Introduction to the Study of the Minor Prophets

March 30, 2013

Introduction to the Study of the Minor Prophets

The twelve small books at the end of our English Bibles are known as the “minor” prophets simply because they are so much smaller than the “major” ones (Isaiah, Jeremiah, Ezekiel). Several of them contain almost no indications of historical context and thus are like parts of the book of Isaiah (e.g. 40 – 66). Some are more like the book of Jeremiah, the best model for providing historical context. Right up front (Jer. 1:1-3) the book tells us that Jeremiah ministered during the reigns of Josiah, Jehoiakim, and Zedekiah, continuing right up to the exile. Elsewhere Jeremiah tells us that he continued his ministery after Jerusalem was taken into exile.

Also, the book of Jeremiah itself clearly marks the last chapter (Jer. 52) as being separate from the rest of the book for Jeremiah 51 closes with these words: “The words of Jeremiah end here.” The last chapter is almost a carbon copy of the last chapter of 2 Kings 25where the fall of Jerusalem is recorded. Since Jeremiah’s ministry was consistently resisted by the Jerusalem authorities, the editors of the “Jeremiah Estate” decided that the extra chapter was needed to confirm that Jeremiah, the rejected prophet, actually got it right.

Some of the minor prophets give us specific information just as Jeremiah did. Hosea, Amos, and Micah come closest to the Jeremiah model, clearly dating their ministries to the last years of the northern kingdom of Israel before the Assyrians overran the land in 722.

Similarly, Zephaniah is explicitly dated to the last days of the southern king of Judah that was destroyed by Babylon in 586. Finally, Zechariah and Haggai are dated with exactness to the 2nd year of the reign of Darius the Great who commanded that the Jerusalem temple be rebuilt in 522, a task that was finally completed in 515.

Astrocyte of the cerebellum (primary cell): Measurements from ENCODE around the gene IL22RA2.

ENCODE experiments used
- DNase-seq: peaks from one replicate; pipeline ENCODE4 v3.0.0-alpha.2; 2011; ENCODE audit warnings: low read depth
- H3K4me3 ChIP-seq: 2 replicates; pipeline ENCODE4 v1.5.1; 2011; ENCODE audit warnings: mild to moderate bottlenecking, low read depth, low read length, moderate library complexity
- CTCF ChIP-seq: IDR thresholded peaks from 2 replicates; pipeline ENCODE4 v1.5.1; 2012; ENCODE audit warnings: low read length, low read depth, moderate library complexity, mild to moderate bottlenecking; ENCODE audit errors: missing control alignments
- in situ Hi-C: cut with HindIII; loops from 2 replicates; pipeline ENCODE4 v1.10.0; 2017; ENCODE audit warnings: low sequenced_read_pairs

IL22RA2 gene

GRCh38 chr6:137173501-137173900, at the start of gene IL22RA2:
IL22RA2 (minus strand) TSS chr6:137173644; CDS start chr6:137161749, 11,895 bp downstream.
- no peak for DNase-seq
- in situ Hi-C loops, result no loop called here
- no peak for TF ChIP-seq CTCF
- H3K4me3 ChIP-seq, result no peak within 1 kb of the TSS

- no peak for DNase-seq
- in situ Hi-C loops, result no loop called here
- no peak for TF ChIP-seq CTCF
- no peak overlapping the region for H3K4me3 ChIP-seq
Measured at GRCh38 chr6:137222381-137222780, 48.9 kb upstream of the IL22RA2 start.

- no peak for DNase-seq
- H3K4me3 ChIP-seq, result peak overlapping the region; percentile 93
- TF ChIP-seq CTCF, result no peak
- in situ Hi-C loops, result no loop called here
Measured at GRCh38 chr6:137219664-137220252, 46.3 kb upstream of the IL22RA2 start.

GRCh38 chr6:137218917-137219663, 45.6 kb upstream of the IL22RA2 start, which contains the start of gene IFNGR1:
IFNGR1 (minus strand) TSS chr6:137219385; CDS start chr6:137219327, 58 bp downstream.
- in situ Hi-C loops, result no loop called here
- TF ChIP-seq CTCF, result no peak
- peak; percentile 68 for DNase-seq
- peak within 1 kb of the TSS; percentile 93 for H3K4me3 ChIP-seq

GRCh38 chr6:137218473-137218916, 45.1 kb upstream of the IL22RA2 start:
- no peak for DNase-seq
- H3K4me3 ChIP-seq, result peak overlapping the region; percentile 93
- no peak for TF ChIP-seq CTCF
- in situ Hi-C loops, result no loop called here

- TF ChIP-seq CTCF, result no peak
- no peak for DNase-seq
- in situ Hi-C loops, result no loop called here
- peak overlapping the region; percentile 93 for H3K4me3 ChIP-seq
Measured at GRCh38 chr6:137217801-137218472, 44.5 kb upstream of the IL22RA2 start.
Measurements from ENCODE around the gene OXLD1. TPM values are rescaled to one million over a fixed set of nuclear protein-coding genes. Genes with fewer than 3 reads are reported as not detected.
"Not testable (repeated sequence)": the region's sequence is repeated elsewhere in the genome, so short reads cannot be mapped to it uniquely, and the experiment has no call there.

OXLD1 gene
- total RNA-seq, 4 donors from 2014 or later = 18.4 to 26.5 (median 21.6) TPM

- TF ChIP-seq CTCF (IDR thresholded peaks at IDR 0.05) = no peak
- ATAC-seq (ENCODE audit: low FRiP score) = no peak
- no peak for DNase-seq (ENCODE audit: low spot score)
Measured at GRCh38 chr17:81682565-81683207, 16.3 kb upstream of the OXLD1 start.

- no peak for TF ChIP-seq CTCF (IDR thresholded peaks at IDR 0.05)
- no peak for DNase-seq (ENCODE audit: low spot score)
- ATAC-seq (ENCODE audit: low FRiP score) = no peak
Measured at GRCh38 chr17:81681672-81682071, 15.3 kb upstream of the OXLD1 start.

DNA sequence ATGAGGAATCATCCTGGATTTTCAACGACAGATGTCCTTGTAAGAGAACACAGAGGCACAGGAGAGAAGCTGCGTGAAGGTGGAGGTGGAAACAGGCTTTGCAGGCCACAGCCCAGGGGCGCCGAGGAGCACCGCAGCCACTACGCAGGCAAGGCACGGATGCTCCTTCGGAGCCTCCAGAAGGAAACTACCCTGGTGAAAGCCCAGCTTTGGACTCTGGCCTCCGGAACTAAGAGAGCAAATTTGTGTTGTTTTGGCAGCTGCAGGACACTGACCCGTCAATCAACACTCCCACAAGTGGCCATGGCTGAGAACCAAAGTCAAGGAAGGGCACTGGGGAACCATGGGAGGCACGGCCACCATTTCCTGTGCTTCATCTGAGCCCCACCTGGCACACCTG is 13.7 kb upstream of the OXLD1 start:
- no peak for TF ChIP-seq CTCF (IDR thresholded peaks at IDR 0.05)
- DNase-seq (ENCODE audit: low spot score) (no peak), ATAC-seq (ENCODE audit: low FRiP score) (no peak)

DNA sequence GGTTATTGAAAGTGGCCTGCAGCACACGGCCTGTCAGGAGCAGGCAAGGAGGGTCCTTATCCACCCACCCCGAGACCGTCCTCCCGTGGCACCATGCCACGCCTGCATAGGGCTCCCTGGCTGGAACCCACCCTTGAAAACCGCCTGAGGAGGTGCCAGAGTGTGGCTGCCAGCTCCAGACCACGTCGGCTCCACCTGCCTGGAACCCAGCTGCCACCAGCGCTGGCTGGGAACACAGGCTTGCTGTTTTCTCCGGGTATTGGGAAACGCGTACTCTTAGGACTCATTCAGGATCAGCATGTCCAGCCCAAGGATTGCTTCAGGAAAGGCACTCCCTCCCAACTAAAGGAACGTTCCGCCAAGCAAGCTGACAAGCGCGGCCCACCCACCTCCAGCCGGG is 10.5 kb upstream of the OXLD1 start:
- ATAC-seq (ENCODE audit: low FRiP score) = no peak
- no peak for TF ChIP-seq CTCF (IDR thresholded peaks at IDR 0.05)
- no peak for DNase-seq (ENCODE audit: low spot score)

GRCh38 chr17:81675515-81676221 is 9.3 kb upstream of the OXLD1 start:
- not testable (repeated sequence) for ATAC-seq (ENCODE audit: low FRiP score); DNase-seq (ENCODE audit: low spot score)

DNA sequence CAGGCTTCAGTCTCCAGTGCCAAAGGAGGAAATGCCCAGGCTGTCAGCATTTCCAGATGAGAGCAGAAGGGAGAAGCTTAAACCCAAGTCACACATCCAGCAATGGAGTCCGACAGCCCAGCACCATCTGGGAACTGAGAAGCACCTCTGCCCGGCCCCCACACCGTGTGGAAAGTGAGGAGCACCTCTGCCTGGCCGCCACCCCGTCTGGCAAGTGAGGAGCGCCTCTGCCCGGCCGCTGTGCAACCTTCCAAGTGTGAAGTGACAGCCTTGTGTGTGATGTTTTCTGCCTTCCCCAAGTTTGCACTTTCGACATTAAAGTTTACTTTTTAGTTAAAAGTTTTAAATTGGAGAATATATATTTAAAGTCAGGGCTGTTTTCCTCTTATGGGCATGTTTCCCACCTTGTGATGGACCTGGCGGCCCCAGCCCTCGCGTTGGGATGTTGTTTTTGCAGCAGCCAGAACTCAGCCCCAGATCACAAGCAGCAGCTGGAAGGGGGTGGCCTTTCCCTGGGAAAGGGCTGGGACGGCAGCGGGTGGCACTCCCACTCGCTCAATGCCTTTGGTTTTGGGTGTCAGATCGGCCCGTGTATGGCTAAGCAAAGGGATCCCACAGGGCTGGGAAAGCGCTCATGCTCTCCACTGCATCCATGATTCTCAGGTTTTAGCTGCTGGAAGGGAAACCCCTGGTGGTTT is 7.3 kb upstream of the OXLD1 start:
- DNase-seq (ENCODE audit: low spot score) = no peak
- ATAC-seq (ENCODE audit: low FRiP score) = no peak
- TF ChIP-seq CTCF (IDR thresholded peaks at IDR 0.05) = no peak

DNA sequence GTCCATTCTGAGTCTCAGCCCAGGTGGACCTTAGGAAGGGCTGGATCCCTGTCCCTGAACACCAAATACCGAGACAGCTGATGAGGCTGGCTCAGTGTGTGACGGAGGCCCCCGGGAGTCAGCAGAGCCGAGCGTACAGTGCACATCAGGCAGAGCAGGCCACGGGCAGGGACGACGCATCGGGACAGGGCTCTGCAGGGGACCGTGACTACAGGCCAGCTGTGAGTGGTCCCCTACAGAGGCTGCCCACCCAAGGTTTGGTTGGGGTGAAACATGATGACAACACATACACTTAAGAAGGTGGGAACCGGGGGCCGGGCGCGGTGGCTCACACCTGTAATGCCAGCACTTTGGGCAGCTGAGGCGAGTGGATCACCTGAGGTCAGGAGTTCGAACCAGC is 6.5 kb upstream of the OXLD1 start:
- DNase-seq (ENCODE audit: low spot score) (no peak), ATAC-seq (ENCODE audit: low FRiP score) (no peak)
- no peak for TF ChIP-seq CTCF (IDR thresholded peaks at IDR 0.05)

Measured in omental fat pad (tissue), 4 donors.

Other books, like Joel, Habakkuk, and Malachi, require us to read between the lines to discover when they were written, though the indirect markers are often quite clear.

In general, we can cluster the minor prophets around three major events in the history of God’s people: the fall of Samaria and the Northen Kingdom in 722, the fall of Jerusalem and the Southern Kingdom in 586, and the completion of the rebuilding of the temple in Jerusalem in 515. Here is a chronological list of all twelve with a general indication of their time of ministry. A general historical outline of major Old Testament events follows, then a clustering of the prophets according to the major events in their ministry and the available sources for filling out the rest of the picture.

Prophet Time of ministry Place of ministry
Jonah 790? Israel, Ninevah
Amos 767 – 753 Israel, time of Jeroboam II (Israel), Uzziah (Judah)
Hosea 755 – 725 Israel, a contemporary of Amos
Micah 740 – 700 Judah and Israel (a contemporary of Isaiah)
Nahum 660 – 612 Judah
Habakkuk 630 Judah
Joel 635? In Judah, late monarchy or early post-exilic period
Zephaniah 640 – 612 Judah, reign of Josiah